Monday, November 8, 2010

Susanna's Thoughts on Sevenfold Spell by Tia Nevitt

Have you ever wondered what happens to the other people in the fairy tale?

Things look grim for Talia and her mother. By royal proclamation, the constables and those annoying "good" fairies have taken away their livelihood by confiscating their spinning wheel. Something to do with a curse on the princess, they said.

Not every young lady has a fairy godmother rushing to her rescue.

Without the promise of an income from spinning, Talia's prospects for marriage disappear, and she and her mother face destitution. Past caring about breaking an arbitrary and cruel law, rebellious Talia determines to build a new spinning wheel, the only one in the nation—which plays right into the evil fairy's diabolical plan. Talia discovers that finding a happy ending requires sacrifice. But is it a sacrifice she's willing to make?

The night I agreed to read Tia’s eBook Sevenfold Spell I was in what they call in the Princess Bride “the pit of despair” for various personal reasons. As I opened my Sony eReader, I was nervous. What if I hated the story and had to force myself to read it? What if I had to make up good comments? The first paragraph started with the main character Talia on her knees, looking at the hard boot of the man destroying her and her mother's livelihood. Then my favorite thing in all fiction reading happened: I was drawn into the story from the very first page. And the book didn’t let up. In my night of despair, Talia and I were hanging like old friends laughing and commiserating over the kitchen table. Gentle readers, at 1:30 that morning, I was fighting to keep my eyelids open to finish this story I wanted so badly to know what happened to Talia.

Here was this wart-ridden, homely girl stuck in the middle of a fairytale populated with fairies, beautiful princesses, handsome princes, and happy endings. Always scraping along, Talia gets hit with one disaster after another. Her lover leaves her, she is barren, she befriends young Aurora and treats her like her own daughter only to have her taken away, she tries to drown her sorrows in shallow sexual relationships, and later contracts a serious illness. As I write this list, Talia sounds awfully pathetic, but she isn’t. No matter what happens, she keeps moving forward, pragmatic as ever and with a wonderful ironic sense of humor. In a way, Talia is an odd, R-rated version of Pollyanna.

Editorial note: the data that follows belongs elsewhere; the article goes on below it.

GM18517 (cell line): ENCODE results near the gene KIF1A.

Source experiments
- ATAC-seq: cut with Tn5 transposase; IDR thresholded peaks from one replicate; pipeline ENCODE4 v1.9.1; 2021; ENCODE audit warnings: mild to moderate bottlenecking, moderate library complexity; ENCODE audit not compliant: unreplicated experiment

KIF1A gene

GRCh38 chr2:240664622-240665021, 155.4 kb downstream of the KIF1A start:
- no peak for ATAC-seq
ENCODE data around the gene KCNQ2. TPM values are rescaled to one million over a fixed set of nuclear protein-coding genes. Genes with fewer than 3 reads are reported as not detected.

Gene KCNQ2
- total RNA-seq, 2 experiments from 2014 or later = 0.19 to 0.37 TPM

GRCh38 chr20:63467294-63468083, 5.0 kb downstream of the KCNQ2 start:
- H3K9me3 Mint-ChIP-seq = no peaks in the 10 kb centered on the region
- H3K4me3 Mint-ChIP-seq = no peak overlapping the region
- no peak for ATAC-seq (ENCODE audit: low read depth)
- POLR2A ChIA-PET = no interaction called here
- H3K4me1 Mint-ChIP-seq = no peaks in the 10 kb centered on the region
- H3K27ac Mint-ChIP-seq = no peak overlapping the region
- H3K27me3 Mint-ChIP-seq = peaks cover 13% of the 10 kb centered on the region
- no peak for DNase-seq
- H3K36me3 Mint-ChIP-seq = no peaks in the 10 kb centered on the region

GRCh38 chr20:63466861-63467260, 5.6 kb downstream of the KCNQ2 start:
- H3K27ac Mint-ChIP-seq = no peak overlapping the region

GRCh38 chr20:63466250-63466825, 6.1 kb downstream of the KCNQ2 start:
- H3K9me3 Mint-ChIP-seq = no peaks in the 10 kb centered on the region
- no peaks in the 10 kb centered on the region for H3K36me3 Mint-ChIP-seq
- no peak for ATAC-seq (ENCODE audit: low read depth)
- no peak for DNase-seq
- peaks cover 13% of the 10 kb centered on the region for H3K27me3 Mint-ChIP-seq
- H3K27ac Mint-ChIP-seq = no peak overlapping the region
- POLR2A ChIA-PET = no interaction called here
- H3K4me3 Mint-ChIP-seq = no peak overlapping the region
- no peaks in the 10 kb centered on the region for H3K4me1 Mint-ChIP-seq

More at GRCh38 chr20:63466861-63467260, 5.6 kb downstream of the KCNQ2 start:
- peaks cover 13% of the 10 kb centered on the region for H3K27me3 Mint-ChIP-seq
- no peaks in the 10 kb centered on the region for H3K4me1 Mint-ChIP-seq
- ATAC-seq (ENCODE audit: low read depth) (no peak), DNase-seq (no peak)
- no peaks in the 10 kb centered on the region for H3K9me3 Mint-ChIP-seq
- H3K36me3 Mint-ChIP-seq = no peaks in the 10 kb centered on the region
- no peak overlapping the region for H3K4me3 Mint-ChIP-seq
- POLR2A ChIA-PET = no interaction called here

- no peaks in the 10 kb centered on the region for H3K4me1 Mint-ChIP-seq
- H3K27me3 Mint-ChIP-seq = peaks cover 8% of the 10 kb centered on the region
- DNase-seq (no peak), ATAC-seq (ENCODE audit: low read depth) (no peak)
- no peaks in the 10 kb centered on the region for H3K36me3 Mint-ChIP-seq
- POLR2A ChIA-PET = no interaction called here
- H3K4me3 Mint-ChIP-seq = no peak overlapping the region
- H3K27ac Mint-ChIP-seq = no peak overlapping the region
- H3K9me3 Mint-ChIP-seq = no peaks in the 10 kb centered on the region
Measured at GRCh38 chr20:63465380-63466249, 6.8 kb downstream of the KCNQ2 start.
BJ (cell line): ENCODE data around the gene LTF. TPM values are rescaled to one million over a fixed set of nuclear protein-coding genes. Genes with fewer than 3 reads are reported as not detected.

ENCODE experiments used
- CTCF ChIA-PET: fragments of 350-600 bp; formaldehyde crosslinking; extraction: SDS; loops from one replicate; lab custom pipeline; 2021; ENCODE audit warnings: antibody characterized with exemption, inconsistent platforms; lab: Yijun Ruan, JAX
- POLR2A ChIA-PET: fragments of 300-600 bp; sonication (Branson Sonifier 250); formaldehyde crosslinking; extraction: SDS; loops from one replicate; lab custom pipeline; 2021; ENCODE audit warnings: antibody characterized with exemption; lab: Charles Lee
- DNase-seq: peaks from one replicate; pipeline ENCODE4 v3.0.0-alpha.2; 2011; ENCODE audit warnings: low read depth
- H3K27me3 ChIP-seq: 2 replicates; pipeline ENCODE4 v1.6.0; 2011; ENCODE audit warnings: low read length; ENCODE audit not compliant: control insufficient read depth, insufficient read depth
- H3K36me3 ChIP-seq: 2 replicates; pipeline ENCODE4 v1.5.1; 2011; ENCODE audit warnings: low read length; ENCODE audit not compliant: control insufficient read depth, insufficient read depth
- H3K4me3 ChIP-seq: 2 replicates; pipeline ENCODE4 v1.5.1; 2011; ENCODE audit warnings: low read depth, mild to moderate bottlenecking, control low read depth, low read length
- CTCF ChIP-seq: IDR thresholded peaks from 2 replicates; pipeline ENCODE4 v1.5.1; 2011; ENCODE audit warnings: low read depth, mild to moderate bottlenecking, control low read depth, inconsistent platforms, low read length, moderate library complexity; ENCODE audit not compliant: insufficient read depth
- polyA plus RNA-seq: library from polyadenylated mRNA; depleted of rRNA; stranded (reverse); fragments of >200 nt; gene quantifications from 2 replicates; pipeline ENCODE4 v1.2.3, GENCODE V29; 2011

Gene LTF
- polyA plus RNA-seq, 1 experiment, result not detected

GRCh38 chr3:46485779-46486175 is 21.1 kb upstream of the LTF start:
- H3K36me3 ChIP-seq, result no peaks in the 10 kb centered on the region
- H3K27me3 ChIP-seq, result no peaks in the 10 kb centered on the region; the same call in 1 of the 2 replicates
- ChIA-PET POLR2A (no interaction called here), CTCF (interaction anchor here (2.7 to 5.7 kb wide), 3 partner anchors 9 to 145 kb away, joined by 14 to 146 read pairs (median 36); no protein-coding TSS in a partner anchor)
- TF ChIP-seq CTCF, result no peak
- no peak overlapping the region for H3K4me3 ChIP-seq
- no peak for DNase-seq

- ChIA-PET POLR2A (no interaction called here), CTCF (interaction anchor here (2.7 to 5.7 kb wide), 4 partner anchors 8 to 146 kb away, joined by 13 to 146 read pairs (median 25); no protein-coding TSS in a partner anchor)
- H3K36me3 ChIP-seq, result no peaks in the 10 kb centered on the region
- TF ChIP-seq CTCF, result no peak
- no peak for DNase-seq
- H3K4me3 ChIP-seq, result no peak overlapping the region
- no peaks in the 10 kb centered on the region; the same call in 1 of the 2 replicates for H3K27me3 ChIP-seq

This story is the mature fairytale. It speaks to the grown woman who has known heartache, adversity, and loss. The woman who doesn’t feel sorry for herself, but strives to improve her circumstances using whatever means available. Doesn’t she deserve a happy ending? Shouldn't she get a prince? Hell yes.

I loved this story and how it engaged me on multiple levels. Emotionally, I followed the story of Talia all the way to her Happily-Ever-After (and not the Little Match Girl or Little Mermaid kind of Happy-IN-in-the-Ever-After.) Intellectually, I observed how Ms. Nevitt deconstructed the fairytale and then rewove it with Talia’s story running counterpoint. Brilliant.

Ms. Nevitt can deliver an emotional punch in a few perfect words. The first person narrative is engaging and witty. Talia’s voice and humanity shines through in her descriptions and interactions with others. The book is saturated with fun sex, although not graphic or erotic. So if you’re wallowing about in a pit of despair or just looking for something fabulous to read, might I recommend Sevenfold Spell? It goes well with a Baileys topped with a large dollop of cream sprinkled with brown sugar. Start the book early in the evening ‘cause you’re going to be up late.

We will post an awesome interview with Tia Nevitt tomorrow so check back. In the meantime, you can learn more about Sevenfold Spell by visiting Ms. Nevitt's website or read an excerpt at the Carina Press website.


Kimber An said...

Yay, Tia!

Tia Nevitt said...

An R-Rated Pollyanna! I love it! Thanks for a fun review.

Jenny Schwartz said...

Books that haul you out of the pit are definite keepers :) and as someone who grew up reading Pollyanna... Yay, Tia!

Abinormal said...

"(and not the Little Match Girl or Little Mermaid kind of Happy-IN-in-the-Ever-After.) "

God I love this sentence and what it carries in terms of the long history of women/self-expression/freedom/sexuality and death, in popular folklore and literature.